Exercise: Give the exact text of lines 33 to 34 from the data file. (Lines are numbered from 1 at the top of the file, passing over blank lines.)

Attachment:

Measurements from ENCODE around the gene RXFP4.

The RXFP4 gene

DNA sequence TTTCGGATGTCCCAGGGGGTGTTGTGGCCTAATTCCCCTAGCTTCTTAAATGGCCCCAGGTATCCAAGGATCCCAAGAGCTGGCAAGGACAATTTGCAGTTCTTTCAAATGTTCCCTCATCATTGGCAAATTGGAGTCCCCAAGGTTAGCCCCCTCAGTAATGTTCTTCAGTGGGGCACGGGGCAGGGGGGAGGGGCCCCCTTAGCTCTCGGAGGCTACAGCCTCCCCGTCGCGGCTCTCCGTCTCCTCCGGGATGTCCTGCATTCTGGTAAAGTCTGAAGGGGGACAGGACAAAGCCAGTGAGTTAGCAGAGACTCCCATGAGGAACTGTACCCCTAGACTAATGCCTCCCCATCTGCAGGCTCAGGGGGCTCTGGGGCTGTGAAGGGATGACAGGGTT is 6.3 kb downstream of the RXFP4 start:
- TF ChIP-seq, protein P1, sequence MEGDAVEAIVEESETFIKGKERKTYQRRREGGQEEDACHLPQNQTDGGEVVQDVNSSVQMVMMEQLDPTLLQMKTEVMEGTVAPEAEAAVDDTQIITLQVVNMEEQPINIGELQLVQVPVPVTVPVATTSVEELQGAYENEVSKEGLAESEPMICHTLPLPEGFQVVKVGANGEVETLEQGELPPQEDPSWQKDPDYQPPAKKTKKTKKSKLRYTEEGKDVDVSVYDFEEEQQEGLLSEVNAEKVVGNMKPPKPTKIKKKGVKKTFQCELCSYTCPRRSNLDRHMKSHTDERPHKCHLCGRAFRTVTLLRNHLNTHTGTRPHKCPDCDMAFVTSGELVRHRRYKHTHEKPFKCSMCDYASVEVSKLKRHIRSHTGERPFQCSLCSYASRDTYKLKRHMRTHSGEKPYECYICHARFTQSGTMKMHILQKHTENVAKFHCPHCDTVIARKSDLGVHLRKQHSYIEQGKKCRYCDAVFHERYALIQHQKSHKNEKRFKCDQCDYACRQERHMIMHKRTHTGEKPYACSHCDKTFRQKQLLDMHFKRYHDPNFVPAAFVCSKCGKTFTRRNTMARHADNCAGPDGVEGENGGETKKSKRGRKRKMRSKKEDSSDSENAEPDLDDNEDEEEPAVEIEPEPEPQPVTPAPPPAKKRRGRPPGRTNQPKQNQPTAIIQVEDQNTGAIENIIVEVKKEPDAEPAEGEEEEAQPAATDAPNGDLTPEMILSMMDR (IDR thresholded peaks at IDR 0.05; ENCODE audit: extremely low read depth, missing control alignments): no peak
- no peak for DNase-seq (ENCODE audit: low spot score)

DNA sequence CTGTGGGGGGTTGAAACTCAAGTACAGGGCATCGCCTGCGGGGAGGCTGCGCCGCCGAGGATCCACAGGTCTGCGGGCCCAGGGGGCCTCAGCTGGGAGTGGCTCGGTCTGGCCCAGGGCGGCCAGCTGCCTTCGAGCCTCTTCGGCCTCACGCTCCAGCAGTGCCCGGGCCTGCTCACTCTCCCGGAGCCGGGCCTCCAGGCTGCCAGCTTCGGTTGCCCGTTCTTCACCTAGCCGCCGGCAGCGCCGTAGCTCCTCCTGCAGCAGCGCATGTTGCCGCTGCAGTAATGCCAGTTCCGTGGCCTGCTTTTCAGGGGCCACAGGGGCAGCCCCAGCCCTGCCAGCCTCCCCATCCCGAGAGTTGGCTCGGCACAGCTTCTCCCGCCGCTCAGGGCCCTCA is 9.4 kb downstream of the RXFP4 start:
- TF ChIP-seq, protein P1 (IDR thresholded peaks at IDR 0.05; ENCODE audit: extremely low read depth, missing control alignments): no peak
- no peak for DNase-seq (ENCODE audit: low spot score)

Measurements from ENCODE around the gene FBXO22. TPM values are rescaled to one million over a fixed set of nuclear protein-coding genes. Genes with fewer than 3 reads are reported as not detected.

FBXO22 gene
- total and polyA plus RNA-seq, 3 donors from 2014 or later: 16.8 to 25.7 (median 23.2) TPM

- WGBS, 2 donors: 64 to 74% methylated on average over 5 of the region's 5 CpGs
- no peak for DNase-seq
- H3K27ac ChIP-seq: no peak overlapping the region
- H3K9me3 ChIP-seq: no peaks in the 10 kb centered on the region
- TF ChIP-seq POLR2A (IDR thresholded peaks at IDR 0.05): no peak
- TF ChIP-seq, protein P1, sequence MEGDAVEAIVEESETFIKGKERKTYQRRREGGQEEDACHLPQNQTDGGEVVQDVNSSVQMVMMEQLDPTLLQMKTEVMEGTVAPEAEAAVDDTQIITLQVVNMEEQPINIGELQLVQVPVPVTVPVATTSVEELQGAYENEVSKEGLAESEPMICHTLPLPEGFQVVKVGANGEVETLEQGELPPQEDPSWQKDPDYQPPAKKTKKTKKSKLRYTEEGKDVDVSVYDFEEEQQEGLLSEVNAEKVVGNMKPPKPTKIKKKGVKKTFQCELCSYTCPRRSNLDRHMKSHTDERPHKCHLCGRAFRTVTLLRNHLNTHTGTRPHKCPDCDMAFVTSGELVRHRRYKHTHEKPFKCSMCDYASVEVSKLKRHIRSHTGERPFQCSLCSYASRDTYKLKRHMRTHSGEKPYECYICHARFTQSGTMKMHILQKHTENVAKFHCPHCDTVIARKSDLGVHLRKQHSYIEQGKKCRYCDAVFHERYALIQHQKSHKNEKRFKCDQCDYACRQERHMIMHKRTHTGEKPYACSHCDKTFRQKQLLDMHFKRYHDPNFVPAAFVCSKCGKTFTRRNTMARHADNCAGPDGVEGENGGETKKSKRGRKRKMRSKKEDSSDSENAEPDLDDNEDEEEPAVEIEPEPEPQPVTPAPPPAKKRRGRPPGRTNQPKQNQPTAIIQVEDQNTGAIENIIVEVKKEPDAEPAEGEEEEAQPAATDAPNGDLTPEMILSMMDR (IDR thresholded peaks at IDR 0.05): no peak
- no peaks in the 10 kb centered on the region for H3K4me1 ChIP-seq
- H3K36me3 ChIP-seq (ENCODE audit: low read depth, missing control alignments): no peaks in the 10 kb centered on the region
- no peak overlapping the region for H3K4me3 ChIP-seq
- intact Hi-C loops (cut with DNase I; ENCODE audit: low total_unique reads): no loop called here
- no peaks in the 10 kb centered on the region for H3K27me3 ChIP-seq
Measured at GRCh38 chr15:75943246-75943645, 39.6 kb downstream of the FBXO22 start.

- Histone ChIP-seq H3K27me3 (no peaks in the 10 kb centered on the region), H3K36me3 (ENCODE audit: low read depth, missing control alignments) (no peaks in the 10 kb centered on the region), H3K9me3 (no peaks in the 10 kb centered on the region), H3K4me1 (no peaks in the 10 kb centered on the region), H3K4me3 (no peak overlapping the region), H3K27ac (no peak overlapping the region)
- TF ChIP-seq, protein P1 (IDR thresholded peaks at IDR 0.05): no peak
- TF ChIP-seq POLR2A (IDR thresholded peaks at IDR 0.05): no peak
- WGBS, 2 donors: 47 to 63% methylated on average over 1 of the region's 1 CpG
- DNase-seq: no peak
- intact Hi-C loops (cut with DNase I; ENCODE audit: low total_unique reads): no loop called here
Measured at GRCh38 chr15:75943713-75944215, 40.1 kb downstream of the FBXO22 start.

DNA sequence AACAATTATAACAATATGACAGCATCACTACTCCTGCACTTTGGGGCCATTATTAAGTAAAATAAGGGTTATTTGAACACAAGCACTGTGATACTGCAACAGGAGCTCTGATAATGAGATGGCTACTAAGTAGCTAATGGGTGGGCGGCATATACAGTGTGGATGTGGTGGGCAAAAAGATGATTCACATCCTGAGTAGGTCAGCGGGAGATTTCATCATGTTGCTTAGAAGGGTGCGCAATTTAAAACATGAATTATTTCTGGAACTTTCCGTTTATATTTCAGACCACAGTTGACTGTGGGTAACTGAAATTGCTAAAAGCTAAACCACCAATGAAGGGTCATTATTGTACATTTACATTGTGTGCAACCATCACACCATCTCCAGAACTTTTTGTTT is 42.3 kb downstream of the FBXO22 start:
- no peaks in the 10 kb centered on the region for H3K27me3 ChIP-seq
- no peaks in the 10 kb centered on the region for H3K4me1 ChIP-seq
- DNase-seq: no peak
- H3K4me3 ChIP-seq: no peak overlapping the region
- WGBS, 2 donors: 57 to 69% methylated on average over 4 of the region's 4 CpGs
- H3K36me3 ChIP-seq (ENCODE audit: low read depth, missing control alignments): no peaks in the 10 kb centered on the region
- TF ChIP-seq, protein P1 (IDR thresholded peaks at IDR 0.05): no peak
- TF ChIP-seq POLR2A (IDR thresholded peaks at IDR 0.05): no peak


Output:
- no peaks in the 10 kb centered on the region for H3K4me1 ChIP-seq
- DNase-seq: no peak